At the U.N. Climate Summit in Paris last December, nearly 200 countries pledged to go on a collective carbon diet. But as most of us know too well, New Year’s resolutions are notoriously hard to keep. How does the U.S. plan to meet its carbon reduction goals, especially with the prospect of a new administration looming? What are the technological and economic innovations that will help get us there? U.S. Energy Secretary Ernest Moniz came to Climate One for a look ahead at our climate future.
“I have to say I feel pretty confident that we will be able to move forward pretty aggressively,” says Moniz. He doesn’t see the recent drop in fossil fuel prices as a deterrent. “Oil prices go up and down, and that will continue to be the case,” he says. “We have a longer-term perspective, in terms of the technology and the policies, to continue on our decarbonization path.”
Technology and innovation are key to meeting our carbon goals, says Moniz, and American ingenuity is stepping up to the plate, with renewable energy and greener transportation options.
“We are now over 400,000 electric vehicles on the road in this country,” Moniz announces proudly, “with California probably leading the way.”
To encourage nationwide adoption of climate-friendly technology, public policy innovations are needed as well. But that means finding agreement on both sides of the aisle. Can there be bipartisan support in a divided Congress? Moniz thinks so; in fact, he says, both chambers have been talking extensively about the issue.
“The innovation agenda is one that resonates very, very strongly. It's about advancing business in addition to advancing our climate goals, our security goals, our economic goals.
“So, I think this is the bipartisan message,” Moniz affirms. “This is the message that will again I think carry us across the finish line, in terms of the dramatically increased ambition we will need in the decades ahead.”
But as Hal Harvey of Energy Innovation pointed out in the second half of the program, much of energy policy is set state-by-state – with some being greener than others. Not every state is ready to throw over their incumbent power monopolies for solar and wind suppliers.
Lyndon Rive of SolarCity calls out Nevada as one state that’s been especially unfriendly to solar in its policy-making.
“The industry has done a great job of moving forward, reducing cost and making it more affordable, allowing more and more lower income neighborhoods to go solar,” Rive reports. “But then with one swipe of the pen, the PUC decimated the solar industry in Nevada. There is no solar industry. It’s gone.”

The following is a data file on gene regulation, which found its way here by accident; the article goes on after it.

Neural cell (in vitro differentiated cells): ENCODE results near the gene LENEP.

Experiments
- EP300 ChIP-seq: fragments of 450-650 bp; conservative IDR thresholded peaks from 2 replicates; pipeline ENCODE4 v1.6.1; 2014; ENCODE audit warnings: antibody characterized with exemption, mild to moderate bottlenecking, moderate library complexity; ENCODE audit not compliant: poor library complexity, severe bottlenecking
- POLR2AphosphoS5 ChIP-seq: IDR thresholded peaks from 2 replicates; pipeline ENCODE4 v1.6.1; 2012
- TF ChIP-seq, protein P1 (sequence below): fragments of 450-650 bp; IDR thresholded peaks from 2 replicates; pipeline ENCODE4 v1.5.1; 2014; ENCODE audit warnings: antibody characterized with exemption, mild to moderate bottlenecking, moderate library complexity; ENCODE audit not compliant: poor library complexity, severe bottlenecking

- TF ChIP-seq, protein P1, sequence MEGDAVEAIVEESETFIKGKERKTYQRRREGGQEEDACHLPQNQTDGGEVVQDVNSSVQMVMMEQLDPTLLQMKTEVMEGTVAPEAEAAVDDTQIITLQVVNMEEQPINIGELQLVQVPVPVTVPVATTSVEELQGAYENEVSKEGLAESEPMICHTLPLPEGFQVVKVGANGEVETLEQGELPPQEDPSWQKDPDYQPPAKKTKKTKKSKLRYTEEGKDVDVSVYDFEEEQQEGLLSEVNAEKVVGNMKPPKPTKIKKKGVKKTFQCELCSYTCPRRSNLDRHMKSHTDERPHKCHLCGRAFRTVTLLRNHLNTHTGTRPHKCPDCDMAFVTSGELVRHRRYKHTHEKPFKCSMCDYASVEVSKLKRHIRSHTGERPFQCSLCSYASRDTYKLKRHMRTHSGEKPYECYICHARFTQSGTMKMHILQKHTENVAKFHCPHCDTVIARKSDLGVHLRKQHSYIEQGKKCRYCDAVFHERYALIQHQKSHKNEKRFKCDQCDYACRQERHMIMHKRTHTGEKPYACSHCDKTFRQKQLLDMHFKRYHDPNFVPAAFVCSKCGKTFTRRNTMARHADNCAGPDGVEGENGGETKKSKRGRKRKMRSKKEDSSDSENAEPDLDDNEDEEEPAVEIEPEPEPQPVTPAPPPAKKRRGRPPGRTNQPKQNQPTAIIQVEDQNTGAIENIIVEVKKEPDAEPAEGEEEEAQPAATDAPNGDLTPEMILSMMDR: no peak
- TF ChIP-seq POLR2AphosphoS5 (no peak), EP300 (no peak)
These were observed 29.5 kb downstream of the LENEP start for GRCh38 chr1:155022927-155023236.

Danny Kennedy of the California Clean Energy Fund offers some good news. “The truth is, we’ve been succeeding as a clean energy industry now for over a decade, particularly in job creation,” he reports. “There are now more people employed in the solar industry than in the oil and gas extraction industry in America.”
And there’s more: “We’re lowering cost of electricity for families and businesses across the country, plus we’re cleaning the air and reducing the risks of climate change that we’ve talked about. So, a lot of good news – and that’s a global story as well.”
Part of that global story is finding ways to bring power to underserved countries, whose populations have a lot of catching up to do. “I think a lot of people don’t realize that there are more people on earth today that don’t have electricity than when Edison started,” Kennedy pointed out. Off-grid electricity is a booming market that has the potential to lift entire communities out of poverty. “And hopefully that will just grow globally as we deliver the thing we all take for granted called electricity, but which can really improve people's lives across the globe.”
But does what happens in Paris, stay in Paris? One audience member asked the panel how the U.S. and other countries will hold each other accountable to their promises.
Hal Harvey believes that, unlike previous conferences, nations will have no trouble sticking to their word this time. “Copenhagen was all about burden sharing,” he says, “and Paris is all about opportunity. And that's a 180 switch. So you don't need to have such Draconian measures when it turns out to be in your economic interest to do the right thing.
In other words, Harvey is cautiously optimistic.
“It’s not a done deal, it's not a coasting slope downhill all the way,” he warns. “I don’t want to be sanguine about this – but the wind is definitely at our back.”
Wind and solar alone may not be enough to get the world to its climate goals. But combine that with political power, economic power, and a healthy dose of will power, and we may be well on our way.
Written by: Anny Celsi
Photography by: Ed Ritger